Big Corporations Make Big Promises For Tax Cut Bill

On Wednesday, much to the chagrin of most Democrats and the majority of Americans, the Tac Cuts and Jobs Act was finally passed. While top economic analysts feel there could be a number of edits to the bill in the coming years, some of the benefits the tax cuts provide to corporate America are already starting to trickle down to its employees.

A number of larger U.S. Corporations have already made plans and promised to boost hourly pay and even dole out a number of one-off bonuses to their employees if Trump does in fact sign the bill into law. The bill has already been voted on and passed by a predominantly Republican congress, so the bill is expected to be signed off on without a hiccup.

The first company to announce plans to share the wealth was AT&T, which offered a one-time $1,000 bonus to more than 200,000 of it's non-management employees and a number of undisclosed bonuses to its front-line managers. AT&T also confirmed that it had plans to invest a further $1 billion more in 2018.

Soon after AT&T's disclosure, media giant Comcast announced that it would also be awarding one-time bonuses of $1,000 to more than 100,000 front-line and non-executive employees. The union that represents many of those workers, however, has also demanded that the media giant also guarantee it's employees a $4,000 a year household wage increase. This is the future Republican lawmakers came up with that they hoped would be the eventual outcome of the tax cut.

A number of other corporate giants like Wells Fargo, Boeing and Fifth Third Bancorp have also made announcements alluding to plans of passing along some of the windfall from decreased taxes to their workers.

These announcements all show promising hope that the ultimate goal of the bill will be achieved - to provide financial benefit to the middle-class.

The bill is not without its detractors however. Although the announcements from industry giants show some promise of the bill achieving it's ultimate goal, there are still many on both Capitol Hill and Wall Street that feel that big business will in the end benefit far more than middle-class Americans will. While big businesses are clearly passing along a portion of their windfall, there is serious debate as to just how much of their tax savings is actually going to end up in the pockets of middle-class Americans and how much will end up lining the pockets of the highest echelons of corporate leadership.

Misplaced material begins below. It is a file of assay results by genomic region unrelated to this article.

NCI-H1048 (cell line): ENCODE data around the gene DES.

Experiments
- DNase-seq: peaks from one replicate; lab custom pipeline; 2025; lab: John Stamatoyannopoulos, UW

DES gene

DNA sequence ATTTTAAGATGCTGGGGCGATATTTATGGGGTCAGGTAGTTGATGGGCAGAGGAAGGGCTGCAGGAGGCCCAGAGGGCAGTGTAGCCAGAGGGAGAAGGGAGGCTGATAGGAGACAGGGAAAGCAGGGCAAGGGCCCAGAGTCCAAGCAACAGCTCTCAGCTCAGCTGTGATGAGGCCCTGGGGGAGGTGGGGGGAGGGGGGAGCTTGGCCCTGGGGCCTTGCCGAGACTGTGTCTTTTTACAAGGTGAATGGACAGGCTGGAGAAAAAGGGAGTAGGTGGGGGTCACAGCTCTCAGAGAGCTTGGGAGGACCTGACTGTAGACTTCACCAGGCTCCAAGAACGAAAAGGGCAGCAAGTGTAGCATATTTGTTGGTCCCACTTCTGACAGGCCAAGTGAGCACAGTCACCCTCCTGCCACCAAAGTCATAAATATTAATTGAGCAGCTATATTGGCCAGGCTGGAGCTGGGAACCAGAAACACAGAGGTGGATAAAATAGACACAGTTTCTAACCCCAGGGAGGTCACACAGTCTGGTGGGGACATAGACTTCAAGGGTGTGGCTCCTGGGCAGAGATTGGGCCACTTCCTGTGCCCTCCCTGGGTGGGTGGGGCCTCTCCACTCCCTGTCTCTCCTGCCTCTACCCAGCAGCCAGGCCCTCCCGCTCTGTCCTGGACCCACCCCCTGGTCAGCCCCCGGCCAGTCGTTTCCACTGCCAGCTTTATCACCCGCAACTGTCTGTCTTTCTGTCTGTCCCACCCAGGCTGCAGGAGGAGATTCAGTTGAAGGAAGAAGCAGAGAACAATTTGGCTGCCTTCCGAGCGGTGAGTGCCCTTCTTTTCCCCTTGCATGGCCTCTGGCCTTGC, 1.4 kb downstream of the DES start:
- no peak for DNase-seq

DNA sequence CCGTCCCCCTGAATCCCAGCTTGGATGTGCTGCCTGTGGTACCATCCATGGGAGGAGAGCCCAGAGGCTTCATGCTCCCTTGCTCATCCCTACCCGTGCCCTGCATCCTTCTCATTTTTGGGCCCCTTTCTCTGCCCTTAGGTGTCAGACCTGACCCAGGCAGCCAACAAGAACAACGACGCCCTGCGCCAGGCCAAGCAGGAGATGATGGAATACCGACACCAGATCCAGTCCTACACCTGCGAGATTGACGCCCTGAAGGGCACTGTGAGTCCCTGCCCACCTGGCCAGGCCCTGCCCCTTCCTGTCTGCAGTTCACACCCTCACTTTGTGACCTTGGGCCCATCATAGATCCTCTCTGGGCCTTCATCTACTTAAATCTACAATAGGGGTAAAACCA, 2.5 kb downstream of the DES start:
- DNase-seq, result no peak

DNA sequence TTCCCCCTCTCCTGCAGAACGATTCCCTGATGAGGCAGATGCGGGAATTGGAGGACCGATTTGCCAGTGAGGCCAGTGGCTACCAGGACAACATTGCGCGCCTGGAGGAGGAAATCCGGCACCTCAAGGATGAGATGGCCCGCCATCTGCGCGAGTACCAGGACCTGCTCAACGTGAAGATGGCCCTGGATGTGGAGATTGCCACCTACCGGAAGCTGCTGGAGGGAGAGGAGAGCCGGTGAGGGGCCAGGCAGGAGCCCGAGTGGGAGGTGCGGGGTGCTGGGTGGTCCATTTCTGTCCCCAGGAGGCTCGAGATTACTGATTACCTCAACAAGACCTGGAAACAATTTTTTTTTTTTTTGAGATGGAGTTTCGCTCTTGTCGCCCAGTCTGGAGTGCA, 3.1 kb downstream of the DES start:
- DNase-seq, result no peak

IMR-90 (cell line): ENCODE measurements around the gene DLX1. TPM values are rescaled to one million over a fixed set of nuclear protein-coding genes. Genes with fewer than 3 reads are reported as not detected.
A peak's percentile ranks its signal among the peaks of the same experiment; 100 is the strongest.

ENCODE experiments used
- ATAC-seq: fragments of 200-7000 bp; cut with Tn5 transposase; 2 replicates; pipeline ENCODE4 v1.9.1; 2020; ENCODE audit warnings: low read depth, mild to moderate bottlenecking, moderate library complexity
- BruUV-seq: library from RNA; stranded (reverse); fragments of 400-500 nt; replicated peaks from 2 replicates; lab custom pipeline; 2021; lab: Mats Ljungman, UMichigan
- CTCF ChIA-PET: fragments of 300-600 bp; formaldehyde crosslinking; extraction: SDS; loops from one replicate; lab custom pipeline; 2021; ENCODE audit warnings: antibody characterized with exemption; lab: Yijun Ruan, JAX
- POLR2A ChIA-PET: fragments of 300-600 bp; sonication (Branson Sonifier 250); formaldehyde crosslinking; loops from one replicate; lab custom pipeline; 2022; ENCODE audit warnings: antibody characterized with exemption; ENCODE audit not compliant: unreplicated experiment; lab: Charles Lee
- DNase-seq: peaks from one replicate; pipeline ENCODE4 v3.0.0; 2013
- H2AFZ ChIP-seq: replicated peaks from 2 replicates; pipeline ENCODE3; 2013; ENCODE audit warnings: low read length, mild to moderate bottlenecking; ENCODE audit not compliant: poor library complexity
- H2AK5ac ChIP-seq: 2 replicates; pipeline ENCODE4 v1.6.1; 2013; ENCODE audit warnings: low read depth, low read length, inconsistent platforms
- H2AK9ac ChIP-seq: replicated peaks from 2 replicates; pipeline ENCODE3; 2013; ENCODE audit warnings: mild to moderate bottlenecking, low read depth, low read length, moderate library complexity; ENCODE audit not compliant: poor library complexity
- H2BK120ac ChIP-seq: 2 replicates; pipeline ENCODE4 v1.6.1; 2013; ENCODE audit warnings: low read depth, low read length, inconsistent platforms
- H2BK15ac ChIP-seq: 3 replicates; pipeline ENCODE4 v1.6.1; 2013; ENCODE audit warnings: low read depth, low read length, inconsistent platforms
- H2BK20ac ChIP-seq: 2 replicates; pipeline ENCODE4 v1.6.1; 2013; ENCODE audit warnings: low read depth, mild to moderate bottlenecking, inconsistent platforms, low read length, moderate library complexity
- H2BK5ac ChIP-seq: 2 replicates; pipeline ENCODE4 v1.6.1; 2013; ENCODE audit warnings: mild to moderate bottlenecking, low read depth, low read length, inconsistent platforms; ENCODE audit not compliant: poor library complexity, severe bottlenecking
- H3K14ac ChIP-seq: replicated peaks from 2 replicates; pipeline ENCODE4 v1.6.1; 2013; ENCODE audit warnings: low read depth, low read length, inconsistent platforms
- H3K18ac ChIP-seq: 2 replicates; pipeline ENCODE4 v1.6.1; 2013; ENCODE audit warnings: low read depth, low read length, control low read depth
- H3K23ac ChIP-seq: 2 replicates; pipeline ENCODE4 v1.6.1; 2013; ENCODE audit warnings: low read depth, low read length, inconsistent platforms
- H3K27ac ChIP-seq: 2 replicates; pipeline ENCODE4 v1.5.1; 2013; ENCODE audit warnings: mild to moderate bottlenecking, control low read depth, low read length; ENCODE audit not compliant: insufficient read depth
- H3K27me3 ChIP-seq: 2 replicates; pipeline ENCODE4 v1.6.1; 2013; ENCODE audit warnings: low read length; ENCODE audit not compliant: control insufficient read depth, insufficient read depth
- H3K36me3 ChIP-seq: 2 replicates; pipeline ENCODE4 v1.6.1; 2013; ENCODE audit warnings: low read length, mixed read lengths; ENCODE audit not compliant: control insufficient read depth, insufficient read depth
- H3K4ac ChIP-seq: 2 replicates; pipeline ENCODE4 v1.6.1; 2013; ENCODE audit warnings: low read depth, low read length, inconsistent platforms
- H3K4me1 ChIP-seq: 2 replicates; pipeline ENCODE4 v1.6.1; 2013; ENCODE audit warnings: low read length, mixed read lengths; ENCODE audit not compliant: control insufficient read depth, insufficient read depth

Not all major corporations are stopping at one time bonuses, either. Fifth Third Bancorp, based in Ohio, announced that it intends to raise the minimum wage of all of its hourly employees to $15 an hour in addition to distributing one-off bonuses to more than 13,500 of it's employees.

In addition to the single bonuses offered by Wells Fargo, they also stated that they too are bolstering their minimum wage to $15 an hour, effective as of March 2018. This may provide a much-needed PR boost for the San Fransisco based bank based on the recent scandal involving the creation of 3.5 million unauthorized accounts. The raise to their current minimum wage represents and 11% increase over their current base pay of $13.50 an hour.

Rather than doling out windfall monies directly to employees, corporate aerospace firm Boeing has committed to making more than $300 million in investments, including employee education and training. In addition, they have also committed another $100 million towards enhancing current Boeing facilities in conjunction with their in-house "workforce of the future" program.

Media conglomerate Comcast, which also owns NBC Universal, is also interested in investing in their own future. In addition to their commitment to award special $1,000 bonuses to more than 100,000 of their eligible employees, they have also announced that they intend to invest more than $50 billion over the next 5 years in their own infrastructure. These include improvements that will extend the capacity of their broadband plant as well as making significant investments in their film, television and theme park offerings.

While all of these expenditures may eventually benefit and impact middle-class employees, it still remains to be seen who will actually benefit the most: the workers or the C-Suite executives.






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